On December 15th, 2014 Tammy Bowers' innovation was highlighted on Beehive Startups web page. The following is a summary of that interview.
Just after Landen was born, his father, Joe Bowers, raced to the hospital gift shop, quickly purchased a stuffed lion, and hurried back to the delivery room to place it on the side of his newborn son’s bed. Time was precious. Every second mattered.
Landen was born with LEOPARD syndrome, a RASopathy — a rare genetic disorder with significant cardiac abnormalities, severe hypertrophic cardiomyopathy being the most common. Landen’s doctors didn’t give him much of a chance.
When we were taking him home from the NICU after nine weeks of being there, the cardiologist said, "I just want you to know that he’s not going to make it to his first birthday." Tammy didn't want to take him home only to wake up one morning to find him dead. The cardiologist responded by saying, “Well, there’s nothing that anyone’s going to be able to do. It’s going to be quick.” Tammy and her husband were given two choices: enjoy what little time we had left, or hope for a heart transplant.
Tammy Bowers is a believer, even when when hopelessness abounds.
Tammy Bowers believes in long shots.
Landen stayed in the hospital for four weeks while his parents stayed by his bedside, praying for a miracle. As he approached his fourth weekend in the NICU, Landen’s doctors said, come Monday, it was time for the Bowers to go home.
That weekend, in Iowa, a little girl’s heart stopped beating. Although baby Claire passed away, doctors rushed to resuscitate her heart, hoping to use it to save another child’s life.
A heart that has stopped beating and needs to be resuscitated is considered to be “high-risk” for heart transplants. 17 families turned down Claire’s tiny Iowa heart before it finally made its way to Landen Bowers — just a day before he was supposed to go home.
“It ended up being the most absolute perfect heart for him,” said Tammy.
When the heart first arrived, Claire’s family sent along a gift for Landen--a stuffed lamb that had been in her bed. It matched Landen’s lion perfectly. They also received pictures of her holding that lamb. It was just such beautiful symbolism.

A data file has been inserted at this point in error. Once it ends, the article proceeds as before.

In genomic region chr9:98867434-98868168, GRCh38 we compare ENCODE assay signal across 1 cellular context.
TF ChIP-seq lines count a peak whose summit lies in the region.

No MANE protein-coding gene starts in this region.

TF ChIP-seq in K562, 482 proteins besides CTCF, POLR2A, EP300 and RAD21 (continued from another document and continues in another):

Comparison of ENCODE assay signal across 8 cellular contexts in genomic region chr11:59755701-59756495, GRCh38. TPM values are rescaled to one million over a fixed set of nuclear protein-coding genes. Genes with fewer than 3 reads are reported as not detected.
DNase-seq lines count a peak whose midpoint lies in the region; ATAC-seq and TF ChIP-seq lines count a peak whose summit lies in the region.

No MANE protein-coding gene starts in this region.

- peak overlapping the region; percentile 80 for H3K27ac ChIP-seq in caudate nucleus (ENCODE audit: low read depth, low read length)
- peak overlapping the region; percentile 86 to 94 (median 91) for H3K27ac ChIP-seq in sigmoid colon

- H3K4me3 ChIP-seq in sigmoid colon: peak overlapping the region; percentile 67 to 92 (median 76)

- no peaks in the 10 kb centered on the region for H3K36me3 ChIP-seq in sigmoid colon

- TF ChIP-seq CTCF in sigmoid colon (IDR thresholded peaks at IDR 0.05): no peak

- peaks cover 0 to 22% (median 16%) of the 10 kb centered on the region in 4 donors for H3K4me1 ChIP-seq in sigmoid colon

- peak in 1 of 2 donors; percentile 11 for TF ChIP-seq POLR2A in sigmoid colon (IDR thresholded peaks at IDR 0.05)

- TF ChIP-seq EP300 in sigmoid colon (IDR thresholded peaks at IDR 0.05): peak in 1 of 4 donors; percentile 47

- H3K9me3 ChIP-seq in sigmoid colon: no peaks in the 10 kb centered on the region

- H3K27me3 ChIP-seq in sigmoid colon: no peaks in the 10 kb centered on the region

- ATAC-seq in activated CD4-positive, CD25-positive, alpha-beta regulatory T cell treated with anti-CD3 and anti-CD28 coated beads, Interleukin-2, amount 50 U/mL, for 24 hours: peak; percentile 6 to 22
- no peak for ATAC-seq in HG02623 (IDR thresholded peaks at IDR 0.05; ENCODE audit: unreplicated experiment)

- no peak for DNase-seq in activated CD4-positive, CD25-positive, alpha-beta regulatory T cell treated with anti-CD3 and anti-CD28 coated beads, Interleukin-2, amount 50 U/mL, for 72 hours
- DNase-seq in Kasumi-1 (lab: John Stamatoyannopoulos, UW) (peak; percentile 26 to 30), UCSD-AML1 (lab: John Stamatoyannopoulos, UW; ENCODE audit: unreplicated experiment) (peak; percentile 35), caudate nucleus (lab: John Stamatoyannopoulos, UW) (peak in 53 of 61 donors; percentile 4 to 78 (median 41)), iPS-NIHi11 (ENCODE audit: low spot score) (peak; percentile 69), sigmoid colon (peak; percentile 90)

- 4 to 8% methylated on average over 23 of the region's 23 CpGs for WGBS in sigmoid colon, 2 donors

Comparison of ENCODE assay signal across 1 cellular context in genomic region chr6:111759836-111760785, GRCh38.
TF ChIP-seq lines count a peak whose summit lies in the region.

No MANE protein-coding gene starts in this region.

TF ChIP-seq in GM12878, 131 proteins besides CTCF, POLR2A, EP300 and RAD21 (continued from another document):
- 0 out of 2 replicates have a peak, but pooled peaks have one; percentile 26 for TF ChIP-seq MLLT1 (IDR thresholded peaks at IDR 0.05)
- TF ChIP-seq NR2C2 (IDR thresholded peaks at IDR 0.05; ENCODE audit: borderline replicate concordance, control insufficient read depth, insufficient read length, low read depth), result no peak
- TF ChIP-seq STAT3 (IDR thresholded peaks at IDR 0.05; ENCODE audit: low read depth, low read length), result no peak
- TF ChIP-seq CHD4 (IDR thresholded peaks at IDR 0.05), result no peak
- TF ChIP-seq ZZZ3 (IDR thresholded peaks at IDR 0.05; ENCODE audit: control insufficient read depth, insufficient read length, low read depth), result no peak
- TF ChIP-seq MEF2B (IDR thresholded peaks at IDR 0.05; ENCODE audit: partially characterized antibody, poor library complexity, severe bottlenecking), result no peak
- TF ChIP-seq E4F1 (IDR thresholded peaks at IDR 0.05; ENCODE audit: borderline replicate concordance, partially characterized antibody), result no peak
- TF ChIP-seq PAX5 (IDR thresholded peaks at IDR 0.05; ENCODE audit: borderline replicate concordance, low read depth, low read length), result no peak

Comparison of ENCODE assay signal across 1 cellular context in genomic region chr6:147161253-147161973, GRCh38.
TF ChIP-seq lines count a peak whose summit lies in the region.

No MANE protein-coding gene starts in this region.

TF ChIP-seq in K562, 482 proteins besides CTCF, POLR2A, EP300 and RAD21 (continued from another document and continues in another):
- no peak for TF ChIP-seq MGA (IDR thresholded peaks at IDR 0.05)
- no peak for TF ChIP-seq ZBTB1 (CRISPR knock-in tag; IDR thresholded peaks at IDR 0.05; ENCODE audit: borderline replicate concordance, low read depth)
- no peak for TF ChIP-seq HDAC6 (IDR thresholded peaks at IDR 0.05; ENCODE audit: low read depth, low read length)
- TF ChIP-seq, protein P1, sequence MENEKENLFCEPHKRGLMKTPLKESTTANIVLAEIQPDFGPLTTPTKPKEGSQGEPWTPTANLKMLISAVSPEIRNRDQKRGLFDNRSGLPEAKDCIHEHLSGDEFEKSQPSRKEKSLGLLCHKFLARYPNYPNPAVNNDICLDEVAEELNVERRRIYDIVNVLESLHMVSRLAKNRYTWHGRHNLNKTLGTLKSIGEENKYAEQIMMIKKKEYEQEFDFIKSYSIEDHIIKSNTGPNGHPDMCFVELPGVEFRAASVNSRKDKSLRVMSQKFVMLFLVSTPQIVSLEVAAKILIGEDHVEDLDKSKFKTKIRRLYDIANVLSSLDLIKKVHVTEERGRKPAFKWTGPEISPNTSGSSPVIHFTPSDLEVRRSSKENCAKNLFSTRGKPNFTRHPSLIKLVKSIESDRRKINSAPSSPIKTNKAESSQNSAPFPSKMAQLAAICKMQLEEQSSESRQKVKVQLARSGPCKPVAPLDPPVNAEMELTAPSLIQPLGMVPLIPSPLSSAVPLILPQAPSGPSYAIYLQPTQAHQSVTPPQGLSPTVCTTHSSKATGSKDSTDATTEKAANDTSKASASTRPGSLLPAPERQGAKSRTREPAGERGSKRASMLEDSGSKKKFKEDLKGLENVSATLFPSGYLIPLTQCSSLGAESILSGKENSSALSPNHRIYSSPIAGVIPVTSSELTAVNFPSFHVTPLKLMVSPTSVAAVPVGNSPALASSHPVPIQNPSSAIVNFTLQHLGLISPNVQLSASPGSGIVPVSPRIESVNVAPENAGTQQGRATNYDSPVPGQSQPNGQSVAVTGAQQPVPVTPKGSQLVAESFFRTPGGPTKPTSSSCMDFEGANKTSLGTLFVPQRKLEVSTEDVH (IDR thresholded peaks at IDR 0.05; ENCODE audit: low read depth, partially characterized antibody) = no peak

Before Landen was born, Tammy went to college and earned a degree in early childhood development. Starting a company was never part of the plan, but she feels like this is what she should be doing.
As soon as her life began to revolve around regular hospital visits and consultations, Tammy was thinking of ways she could help empower caregivers like herself.
“A huge part of the medical industry is placed on the caregivers,” said Tammy. “Everything that doctors rely upon is what we give them.”
LionHeart was created by Tammy to provide the right tools and the right information to help caregivers take charge of their medical information, and to ensure doctors receive accurate information in order to make a proper diagnosis.
You can find Landen at 1 Million Cups Provo most weeks; right next to his mom — full of energy, full of life. You wouldn’t know it from spending time with him, but Landen’s battle for survival continues to this day.
“Heart transplants don’t last forever,” said Tammy. “They say a new heart will only last anywhere from five to 15 years. Transplants are just the start. It’s a trade. You’re trading one disease for the other.
“Every day we have with our son is a borrowed day. Statistically we have a 50/50 chance of him celebrating his 10th birthday.”
LionHeart is more than just a startup to Tammy. It’s a rallying cry in a battle she refuses to lose.
“I am going to fight, and do everything I possibly can to have one more day with my son,” said Tammy. “To have a tool that can help with that is really important.”